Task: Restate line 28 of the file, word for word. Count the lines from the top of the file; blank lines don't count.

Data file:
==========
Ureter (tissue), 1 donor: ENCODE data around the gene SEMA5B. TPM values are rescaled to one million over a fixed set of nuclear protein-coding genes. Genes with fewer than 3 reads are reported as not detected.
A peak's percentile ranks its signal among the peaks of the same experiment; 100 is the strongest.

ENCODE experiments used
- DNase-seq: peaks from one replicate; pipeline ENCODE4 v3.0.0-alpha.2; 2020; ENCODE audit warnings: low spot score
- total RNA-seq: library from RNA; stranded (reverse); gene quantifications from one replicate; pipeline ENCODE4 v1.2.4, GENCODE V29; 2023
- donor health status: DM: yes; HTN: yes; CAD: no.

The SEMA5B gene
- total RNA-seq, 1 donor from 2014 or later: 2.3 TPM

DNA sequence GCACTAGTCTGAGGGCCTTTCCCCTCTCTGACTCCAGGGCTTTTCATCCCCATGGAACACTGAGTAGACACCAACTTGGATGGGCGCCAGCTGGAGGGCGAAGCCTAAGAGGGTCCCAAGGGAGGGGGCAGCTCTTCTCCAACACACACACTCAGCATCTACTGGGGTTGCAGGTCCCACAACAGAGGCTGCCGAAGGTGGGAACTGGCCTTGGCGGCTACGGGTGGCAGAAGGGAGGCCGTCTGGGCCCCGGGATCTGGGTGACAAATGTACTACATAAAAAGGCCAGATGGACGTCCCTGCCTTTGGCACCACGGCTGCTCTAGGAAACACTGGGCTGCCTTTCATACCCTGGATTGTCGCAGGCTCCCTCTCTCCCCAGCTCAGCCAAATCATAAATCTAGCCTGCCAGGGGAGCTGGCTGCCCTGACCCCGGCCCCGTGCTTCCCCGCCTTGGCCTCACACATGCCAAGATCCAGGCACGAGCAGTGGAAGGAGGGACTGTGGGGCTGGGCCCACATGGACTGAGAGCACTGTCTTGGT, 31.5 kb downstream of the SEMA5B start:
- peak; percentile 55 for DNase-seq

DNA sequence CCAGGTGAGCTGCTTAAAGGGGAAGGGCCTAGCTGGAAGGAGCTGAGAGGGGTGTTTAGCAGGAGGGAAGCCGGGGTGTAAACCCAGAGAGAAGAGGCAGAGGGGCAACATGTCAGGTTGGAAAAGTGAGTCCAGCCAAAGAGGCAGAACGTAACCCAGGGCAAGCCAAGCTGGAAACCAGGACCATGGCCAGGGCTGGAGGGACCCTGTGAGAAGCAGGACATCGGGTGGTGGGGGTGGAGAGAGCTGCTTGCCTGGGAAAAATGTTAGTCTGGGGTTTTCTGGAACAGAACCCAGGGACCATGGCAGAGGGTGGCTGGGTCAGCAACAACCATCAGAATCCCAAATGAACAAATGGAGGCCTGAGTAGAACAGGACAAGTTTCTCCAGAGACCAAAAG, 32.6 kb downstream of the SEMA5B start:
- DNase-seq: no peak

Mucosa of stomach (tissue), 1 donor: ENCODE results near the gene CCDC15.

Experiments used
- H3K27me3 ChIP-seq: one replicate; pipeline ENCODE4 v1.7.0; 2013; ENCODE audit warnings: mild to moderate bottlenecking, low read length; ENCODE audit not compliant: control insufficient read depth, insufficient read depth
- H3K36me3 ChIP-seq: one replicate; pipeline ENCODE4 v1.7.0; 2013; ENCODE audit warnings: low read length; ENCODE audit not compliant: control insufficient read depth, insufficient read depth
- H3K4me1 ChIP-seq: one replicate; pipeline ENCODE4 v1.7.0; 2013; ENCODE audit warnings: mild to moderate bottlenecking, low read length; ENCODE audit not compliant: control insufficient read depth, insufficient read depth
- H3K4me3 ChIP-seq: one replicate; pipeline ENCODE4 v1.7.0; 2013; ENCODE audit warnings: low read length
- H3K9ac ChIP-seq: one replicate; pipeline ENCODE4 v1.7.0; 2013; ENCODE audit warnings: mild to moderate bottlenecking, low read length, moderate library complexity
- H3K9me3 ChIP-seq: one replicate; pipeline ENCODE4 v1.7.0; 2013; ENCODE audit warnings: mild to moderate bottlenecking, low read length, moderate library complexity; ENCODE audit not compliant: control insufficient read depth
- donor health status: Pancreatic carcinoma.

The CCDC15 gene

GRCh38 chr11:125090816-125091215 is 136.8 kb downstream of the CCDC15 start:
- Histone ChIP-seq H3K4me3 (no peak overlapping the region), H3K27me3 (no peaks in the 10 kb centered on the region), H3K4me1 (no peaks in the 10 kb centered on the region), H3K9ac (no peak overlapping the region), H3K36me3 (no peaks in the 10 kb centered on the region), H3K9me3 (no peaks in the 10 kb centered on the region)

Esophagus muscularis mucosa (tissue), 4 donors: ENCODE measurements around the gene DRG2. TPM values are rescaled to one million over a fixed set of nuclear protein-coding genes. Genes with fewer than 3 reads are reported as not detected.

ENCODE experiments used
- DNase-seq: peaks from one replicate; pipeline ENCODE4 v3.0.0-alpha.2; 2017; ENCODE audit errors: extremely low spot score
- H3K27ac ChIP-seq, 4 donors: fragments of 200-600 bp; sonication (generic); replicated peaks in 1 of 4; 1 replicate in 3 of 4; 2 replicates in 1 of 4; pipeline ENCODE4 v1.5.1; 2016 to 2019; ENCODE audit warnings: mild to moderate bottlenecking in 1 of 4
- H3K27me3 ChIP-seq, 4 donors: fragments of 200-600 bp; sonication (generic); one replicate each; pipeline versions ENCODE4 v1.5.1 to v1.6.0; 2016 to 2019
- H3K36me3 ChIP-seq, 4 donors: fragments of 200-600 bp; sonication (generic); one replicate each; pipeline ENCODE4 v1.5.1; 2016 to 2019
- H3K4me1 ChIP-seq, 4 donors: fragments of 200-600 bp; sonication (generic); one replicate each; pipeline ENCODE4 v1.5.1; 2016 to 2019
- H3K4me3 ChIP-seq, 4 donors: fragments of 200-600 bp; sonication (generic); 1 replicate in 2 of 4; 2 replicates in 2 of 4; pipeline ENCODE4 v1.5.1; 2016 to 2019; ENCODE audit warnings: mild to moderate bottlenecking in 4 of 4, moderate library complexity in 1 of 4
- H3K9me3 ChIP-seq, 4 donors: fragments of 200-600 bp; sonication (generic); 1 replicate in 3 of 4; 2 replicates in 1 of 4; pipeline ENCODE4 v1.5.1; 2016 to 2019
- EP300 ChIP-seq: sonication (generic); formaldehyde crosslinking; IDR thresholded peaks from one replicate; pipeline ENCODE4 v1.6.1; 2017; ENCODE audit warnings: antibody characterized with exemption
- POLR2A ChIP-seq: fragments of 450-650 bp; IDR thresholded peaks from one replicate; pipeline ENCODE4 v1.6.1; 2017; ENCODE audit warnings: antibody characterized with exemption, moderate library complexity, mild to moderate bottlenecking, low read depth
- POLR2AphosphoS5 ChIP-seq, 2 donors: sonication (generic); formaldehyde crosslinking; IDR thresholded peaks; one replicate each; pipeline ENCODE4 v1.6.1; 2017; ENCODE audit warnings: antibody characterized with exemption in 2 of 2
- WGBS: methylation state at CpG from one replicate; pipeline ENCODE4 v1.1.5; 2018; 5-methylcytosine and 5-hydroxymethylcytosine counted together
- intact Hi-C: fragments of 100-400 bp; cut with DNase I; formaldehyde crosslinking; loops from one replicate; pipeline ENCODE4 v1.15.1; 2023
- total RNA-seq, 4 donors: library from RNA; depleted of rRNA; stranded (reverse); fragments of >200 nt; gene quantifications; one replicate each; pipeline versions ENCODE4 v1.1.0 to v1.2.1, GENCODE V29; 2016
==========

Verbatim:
- H3K27ac ChIP-seq, 4 donors: fragments of 200-600 bp; sonication (generic); replicated peaks in 1 of 4; 1 replicate in 3 of 4; 2 replicates in 1 of 4; pipeline ENCODE4 v1.5.1; 2016 to 2019; ENCODE audit warnings: mild to moderate bottlenecking in 1 of 4